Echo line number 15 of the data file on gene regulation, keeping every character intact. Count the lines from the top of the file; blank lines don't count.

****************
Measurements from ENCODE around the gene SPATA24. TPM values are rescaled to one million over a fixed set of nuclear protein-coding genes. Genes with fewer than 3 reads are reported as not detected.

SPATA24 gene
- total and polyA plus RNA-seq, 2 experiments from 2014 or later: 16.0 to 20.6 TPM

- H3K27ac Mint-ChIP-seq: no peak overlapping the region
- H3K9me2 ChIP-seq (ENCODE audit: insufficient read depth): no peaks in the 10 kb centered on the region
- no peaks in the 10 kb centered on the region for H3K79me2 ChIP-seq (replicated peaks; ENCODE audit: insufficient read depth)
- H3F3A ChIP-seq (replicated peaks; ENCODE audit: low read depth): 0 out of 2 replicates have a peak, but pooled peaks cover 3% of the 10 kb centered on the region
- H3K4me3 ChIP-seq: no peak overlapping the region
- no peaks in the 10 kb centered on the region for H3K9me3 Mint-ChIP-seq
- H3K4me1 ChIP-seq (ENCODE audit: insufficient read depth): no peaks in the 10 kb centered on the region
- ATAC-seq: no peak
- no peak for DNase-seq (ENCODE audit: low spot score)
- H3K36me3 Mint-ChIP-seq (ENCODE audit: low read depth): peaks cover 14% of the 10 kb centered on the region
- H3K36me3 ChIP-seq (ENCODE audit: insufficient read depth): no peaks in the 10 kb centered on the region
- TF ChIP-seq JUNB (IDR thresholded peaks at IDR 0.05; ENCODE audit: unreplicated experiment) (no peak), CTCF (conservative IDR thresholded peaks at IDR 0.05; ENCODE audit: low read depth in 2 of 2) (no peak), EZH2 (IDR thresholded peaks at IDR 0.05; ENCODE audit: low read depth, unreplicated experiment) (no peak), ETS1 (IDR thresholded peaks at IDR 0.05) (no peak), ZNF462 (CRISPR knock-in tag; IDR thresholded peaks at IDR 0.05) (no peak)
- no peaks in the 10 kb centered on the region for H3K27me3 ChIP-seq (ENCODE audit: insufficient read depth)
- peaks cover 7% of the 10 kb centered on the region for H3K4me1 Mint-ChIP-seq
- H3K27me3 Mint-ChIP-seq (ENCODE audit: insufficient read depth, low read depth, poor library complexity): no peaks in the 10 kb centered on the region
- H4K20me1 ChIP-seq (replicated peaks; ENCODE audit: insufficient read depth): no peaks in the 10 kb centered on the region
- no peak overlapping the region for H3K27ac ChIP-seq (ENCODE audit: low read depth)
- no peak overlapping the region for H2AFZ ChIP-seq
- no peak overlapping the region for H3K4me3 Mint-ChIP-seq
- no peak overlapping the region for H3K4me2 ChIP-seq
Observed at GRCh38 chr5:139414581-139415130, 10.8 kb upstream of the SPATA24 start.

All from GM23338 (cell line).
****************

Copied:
- TF ChIP-seq JUNB (IDR thresholded peaks at IDR 0.05; ENCODE audit: unreplicated experiment) (no peak), CTCF (conservative IDR thresholded peaks at IDR 0.05; ENCODE audit: low read depth in 2 of 2) (no peak), EZH2 (IDR thresholded peaks at IDR 0.05; ENCODE audit: low read depth, unreplicated experiment) (no peak), ETS1 (IDR thresholded peaks at IDR 0.05) (no peak), ZNF462 (CRISPR knock-in tag; IDR thresholded peaks at IDR 0.05) (no peak)